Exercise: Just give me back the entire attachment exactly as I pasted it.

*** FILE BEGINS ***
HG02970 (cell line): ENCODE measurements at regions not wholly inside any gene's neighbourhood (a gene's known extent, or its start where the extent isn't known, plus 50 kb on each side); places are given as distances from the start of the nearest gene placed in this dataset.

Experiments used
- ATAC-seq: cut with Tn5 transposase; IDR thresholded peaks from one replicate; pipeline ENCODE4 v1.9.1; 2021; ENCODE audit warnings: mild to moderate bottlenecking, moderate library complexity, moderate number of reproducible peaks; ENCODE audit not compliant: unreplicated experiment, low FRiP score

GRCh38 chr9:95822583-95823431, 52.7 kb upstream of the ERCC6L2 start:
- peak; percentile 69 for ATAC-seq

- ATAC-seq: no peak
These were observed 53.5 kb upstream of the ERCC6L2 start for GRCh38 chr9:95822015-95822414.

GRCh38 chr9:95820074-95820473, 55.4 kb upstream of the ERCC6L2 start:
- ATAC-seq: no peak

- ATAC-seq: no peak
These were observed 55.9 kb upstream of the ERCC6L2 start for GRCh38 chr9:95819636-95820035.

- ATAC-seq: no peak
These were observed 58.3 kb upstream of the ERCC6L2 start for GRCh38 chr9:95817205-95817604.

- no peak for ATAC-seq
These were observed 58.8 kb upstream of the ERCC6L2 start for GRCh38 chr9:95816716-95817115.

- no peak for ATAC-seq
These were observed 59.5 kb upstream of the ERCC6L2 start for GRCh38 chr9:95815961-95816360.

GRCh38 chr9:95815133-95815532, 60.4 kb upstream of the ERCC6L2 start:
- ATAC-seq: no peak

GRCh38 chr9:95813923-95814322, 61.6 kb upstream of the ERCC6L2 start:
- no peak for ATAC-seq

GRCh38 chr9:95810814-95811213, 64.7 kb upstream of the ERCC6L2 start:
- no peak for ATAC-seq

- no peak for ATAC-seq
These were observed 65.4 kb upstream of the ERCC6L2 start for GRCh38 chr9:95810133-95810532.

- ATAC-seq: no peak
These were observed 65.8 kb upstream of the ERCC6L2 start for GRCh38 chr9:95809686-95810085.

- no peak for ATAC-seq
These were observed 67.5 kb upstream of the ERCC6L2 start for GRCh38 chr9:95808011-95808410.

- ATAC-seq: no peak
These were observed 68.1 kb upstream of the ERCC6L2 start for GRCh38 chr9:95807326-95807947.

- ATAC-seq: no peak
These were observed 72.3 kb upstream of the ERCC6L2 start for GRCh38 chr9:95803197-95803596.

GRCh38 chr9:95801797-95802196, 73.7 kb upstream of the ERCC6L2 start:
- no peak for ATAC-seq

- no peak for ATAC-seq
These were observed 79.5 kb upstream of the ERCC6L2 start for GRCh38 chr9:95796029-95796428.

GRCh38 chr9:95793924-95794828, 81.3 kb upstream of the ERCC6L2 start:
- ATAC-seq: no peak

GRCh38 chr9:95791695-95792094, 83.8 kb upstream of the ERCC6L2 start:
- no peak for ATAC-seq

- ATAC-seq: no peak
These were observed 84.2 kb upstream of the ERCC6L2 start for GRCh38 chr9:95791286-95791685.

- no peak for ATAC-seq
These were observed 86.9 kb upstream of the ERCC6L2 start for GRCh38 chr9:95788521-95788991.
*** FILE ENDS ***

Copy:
HG02970 (cell line): ENCODE measurements at regions not wholly inside any gene's neighbourhood (a gene's known extent, or its start where the extent isn't known, plus 50 kb on each side); places are given as distances from the start of the nearest gene placed in this dataset.

Experiments used
- ATAC-seq: cut with Tn5 transposase; IDR thresholded peaks from one replicate; pipeline ENCODE4 v1.9.1; 2021; ENCODE audit warnings: mild to moderate bottlenecking, moderate library complexity, moderate number of reproducible peaks; ENCODE audit not compliant: unreplicated experiment, low FRiP score

GRCh38 chr9:95822583-95823431, 52.7 kb upstream of the ERCC6L2 start:
- peak; percentile 69 for ATAC-seq

- ATAC-seq: no peak
These were observed 53.5 kb upstream of the ERCC6L2 start for GRCh38 chr9:95822015-95822414.

GRCh38 chr9:95820074-95820473, 55.4 kb upstream of the ERCC6L2 start:
- ATAC-seq: no peak

- ATAC-seq: no peak
These were observed 55.9 kb upstream of the ERCC6L2 start for GRCh38 chr9:95819636-95820035.

- ATAC-seq: no peak
These were observed 58.3 kb upstream of the ERCC6L2 start for GRCh38 chr9:95817205-95817604.

- no peak for ATAC-seq
These were observed 58.8 kb upstream of the ERCC6L2 start for GRCh38 chr9:95816716-95817115.

- no peak for ATAC-seq
These were observed 59.5 kb upstream of the ERCC6L2 start for GRCh38 chr9:95815961-95816360.

GRCh38 chr9:95815133-95815532, 60.4 kb upstream of the ERCC6L2 start:
- ATAC-seq: no peak

GRCh38 chr9:95813923-95814322, 61.6 kb upstream of the ERCC6L2 start:
- no peak for ATAC-seq

GRCh38 chr9:95810814-95811213, 64.7 kb upstream of the ERCC6L2 start:
- no peak for ATAC-seq

- no peak for ATAC-seq
These were observed 65.4 kb upstream of the ERCC6L2 start for GRCh38 chr9:95810133-95810532.

- ATAC-seq: no peak
These were observed 65.8 kb upstream of the ERCC6L2 start for GRCh38 chr9:95809686-95810085.

- no peak for ATAC-seq
These were observed 67.5 kb upstream of the ERCC6L2 start for GRCh38 chr9:95808011-95808410.

- ATAC-seq: no peak
These were observed 68.1 kb upstream of the ERCC6L2 start for GRCh38 chr9:95807326-95807947.

- ATAC-seq: no peak
These were observed 72.3 kb upstream of the ERCC6L2 start for GRCh38 chr9:95803197-95803596.

GRCh38 chr9:95801797-95802196, 73.7 kb upstream of the ERCC6L2 start:
- no peak for ATAC-seq

- no peak for ATAC-seq
These were observed 79.5 kb upstream of the ERCC6L2 start for GRCh38 chr9:95796029-95796428.

GRCh38 chr9:95793924-95794828, 81.3 kb upstream of the ERCC6L2 start:
- ATAC-seq: no peak

GRCh38 chr9:95791695-95792094, 83.8 kb upstream of the ERCC6L2 start:
- no peak for ATAC-seq

- ATAC-seq: no peak
These were observed 84.2 kb upstream of the ERCC6L2 start for GRCh38 chr9:95791286-95791685.

- no peak for ATAC-seq
These were observed 86.9 kb upstream of the ERCC6L2 start for GRCh38 chr9:95788521-95788991.